Author's Preface
A Little Left of Center

I was an editor at Mennonite Publishing House for thirty-eight years. Right away I feel a need to qualify this statement. Those years included leaves of absence and so were not a solid block of editorial work. Also, some six months after I retired, I went back on staff part-time for three-and-a-half years and midway in this period received a forty-year award.

So there is a slight untidiness in speaking about my term of service as editor. But then editorial work itself was not tidy. Editors by definition are enthusiasts for the subjects treated in their publications. On occasion they may be more enthusiastic than their readers. Indeed an editor is in some sense an educator, and educators are never satisfied. So editors may tend to push their readers and some will be uncomfortable.

I was dismayed by a reference to Mennonite Publishing House that once appeared in a Mennonite district conference publication. “Materials coming out of Scottdale,” this writer said, “are generally a little left of center.” I was concerned because I disliked the burden of a stereotype. I had hoped to be able to describe and report on things as they really are—to break down stereotypes. The writer had stereotyped me.

On further thought I was inclined to accept his stereotype. At least he had not labeled us reactionary. And it occurred to me that the work of an editor for a Christian publication might well take him “a little left of center” if the center represents the status quo. Should not an editor be an advocate for change?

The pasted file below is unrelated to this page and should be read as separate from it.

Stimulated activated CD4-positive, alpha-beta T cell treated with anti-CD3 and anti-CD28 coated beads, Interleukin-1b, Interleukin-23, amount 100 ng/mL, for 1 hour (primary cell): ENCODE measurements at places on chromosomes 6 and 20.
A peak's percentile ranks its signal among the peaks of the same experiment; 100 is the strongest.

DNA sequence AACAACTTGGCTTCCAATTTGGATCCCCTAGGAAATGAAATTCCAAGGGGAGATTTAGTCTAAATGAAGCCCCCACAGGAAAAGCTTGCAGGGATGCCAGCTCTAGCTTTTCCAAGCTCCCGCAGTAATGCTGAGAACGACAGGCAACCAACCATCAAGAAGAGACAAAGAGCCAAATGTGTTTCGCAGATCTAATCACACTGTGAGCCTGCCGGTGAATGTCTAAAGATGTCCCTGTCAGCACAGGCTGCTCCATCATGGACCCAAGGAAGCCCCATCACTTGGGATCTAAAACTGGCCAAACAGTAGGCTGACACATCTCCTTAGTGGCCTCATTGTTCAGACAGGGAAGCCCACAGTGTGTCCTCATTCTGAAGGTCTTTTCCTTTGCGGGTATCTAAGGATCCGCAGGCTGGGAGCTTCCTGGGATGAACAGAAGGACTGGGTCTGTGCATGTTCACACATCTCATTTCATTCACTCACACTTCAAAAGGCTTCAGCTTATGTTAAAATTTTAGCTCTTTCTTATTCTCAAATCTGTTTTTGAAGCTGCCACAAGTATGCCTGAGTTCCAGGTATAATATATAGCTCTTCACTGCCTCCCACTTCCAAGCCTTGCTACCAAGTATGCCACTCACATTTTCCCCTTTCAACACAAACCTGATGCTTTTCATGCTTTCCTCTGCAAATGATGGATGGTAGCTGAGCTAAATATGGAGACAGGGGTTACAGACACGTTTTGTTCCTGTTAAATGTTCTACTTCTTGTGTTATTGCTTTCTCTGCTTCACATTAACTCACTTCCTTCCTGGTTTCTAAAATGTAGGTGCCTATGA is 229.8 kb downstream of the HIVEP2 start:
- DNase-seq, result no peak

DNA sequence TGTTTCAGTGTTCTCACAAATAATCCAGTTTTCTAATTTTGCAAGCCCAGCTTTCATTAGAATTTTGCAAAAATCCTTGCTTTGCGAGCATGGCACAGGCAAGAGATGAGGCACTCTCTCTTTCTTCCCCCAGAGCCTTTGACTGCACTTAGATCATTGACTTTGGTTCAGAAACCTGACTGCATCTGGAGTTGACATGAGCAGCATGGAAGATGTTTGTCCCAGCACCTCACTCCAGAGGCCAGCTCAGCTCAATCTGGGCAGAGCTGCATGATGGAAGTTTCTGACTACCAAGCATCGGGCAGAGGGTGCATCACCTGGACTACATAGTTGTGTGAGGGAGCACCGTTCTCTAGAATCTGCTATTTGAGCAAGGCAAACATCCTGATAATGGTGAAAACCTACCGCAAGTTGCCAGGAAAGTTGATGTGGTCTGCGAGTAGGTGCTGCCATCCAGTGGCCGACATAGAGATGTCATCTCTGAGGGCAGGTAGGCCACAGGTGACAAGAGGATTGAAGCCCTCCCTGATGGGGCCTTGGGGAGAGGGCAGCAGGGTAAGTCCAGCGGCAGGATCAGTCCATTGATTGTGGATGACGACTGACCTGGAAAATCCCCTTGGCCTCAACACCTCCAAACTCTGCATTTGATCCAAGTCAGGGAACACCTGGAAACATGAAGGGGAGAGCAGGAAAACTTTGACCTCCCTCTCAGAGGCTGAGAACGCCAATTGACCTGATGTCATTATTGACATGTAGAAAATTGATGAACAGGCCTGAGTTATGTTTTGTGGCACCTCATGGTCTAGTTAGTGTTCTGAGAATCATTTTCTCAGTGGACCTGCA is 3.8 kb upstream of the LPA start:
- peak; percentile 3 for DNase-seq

Because the church supported me for over four decades, I owe it some account of how I became an editor and what I think I did. This book tells that story. Although I did not often have time to reflect on it, to be supported by the church is not a role to accept lightly. I hope I did not do so.

I begin with the story of my family background. I could start otherwise for the church itself is a family. Indeed the amount of detail available on my family used to embarrass me, since some lack this luxury. Then came Alex Haley’s Roots and it seemed genealogy was an “in” topic. If a descendant of slaves could find and rejoice in his family tree, why not the rest of us? Of course to write a memoir has its own hazards. Now my friends—and any enemies—can say to themselves about me, “Now I understand why he is the way he is.”

I find as I reflect another reason to write. There are things I want to say and I feel more comfortable saying them as part of my story than getting up on a stump and “preaching.” So here is what I have found as I reflected on—and in some cases did research on—my background and my experiences.

This account has the memoir’s limitations. This is how I saw matters. Others looking from other perspectives no doubt saw things differently. I have tried to allow for that. I also find that most of my work was probably not very far “left of center”—just enough to cause an occasional disturbance.

As I review these materials I see the usual tension between a chronological and a thematic approach. Unless one is to write only a diary or a strict chronology, one finds oneself carrying some themes through to the end before going on with the rest of the story. I think there are enough reference points to keep you from getting confused about this, but be forewarned.
Daniel Hertzler, Scottdale, Pennsylvania

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